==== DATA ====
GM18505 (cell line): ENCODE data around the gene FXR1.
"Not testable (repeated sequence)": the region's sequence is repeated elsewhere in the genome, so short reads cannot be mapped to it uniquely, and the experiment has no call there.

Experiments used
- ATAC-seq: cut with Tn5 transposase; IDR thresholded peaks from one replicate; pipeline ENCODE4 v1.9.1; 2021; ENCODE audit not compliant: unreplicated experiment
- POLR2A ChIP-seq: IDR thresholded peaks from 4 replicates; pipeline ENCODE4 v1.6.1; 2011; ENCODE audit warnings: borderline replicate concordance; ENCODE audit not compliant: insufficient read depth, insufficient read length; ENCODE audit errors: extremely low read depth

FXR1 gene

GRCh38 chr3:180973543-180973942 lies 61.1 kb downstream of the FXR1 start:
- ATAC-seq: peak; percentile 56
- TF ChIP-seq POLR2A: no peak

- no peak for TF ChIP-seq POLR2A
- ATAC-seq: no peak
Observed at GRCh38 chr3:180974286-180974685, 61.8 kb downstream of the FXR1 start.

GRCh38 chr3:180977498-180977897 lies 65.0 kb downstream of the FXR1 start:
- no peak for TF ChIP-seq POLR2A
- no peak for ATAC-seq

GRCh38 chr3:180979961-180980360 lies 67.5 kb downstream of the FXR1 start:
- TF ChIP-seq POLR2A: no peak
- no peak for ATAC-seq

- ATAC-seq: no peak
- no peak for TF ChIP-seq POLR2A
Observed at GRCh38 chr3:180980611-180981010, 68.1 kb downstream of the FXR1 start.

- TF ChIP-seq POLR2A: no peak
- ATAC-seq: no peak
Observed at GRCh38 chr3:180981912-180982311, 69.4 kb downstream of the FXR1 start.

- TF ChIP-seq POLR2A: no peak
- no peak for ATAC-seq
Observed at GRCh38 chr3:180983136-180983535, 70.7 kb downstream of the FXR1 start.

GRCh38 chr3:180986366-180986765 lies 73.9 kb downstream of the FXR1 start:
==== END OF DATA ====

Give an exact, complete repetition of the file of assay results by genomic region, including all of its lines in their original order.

GM18505 (cell line): ENCODE data around the gene FXR1.
"Not testable (repeated sequence)": the region's sequence is repeated elsewhere in the genome, so short reads cannot be mapped to it uniquely, and the experiment has no call there.

Experiments used
- ATAC-seq: cut with Tn5 transposase; IDR thresholded peaks from one replicate; pipeline ENCODE4 v1.9.1; 2021; ENCODE audit not compliant: unreplicated experiment
- POLR2A ChIP-seq: IDR thresholded peaks from 4 replicates; pipeline ENCODE4 v1.6.1; 2011; ENCODE audit warnings: borderline replicate concordance; ENCODE audit not compliant: insufficient read depth, insufficient read length; ENCODE audit errors: extremely low read depth

FXR1 gene

GRCh38 chr3:180973543-180973942 lies 61.1 kb downstream of the FXR1 start:
- ATAC-seq: peak; percentile 56
- TF ChIP-seq POLR2A: no peak

- no peak for TF ChIP-seq POLR2A
- ATAC-seq: no peak
Observed at GRCh38 chr3:180974286-180974685, 61.8 kb downstream of the FXR1 start.

GRCh38 chr3:180977498-180977897 lies 65.0 kb downstream of the FXR1 start:
- no peak for TF ChIP-seq POLR2A
- no peak for ATAC-seq

GRCh38 chr3:180979961-180980360 lies 67.5 kb downstream of the FXR1 start:
- TF ChIP-seq POLR2A: no peak
- no peak for ATAC-seq

- ATAC-seq: no peak
- no peak for TF ChIP-seq POLR2A
Observed at GRCh38 chr3:180980611-180981010, 68.1 kb downstream of the FXR1 start.

- TF ChIP-seq POLR2A: no peak
- ATAC-seq: no peak
Observed at GRCh38 chr3:180981912-180982311, 69.4 kb downstream of the FXR1 start.

- TF ChIP-seq POLR2A: no peak
- no peak for ATAC-seq
Observed at GRCh38 chr3:180983136-180983535, 70.7 kb downstream of the FXR1 start.

GRCh38 chr3:180986366-180986765 lies 73.9 kb downstream of the FXR1 start: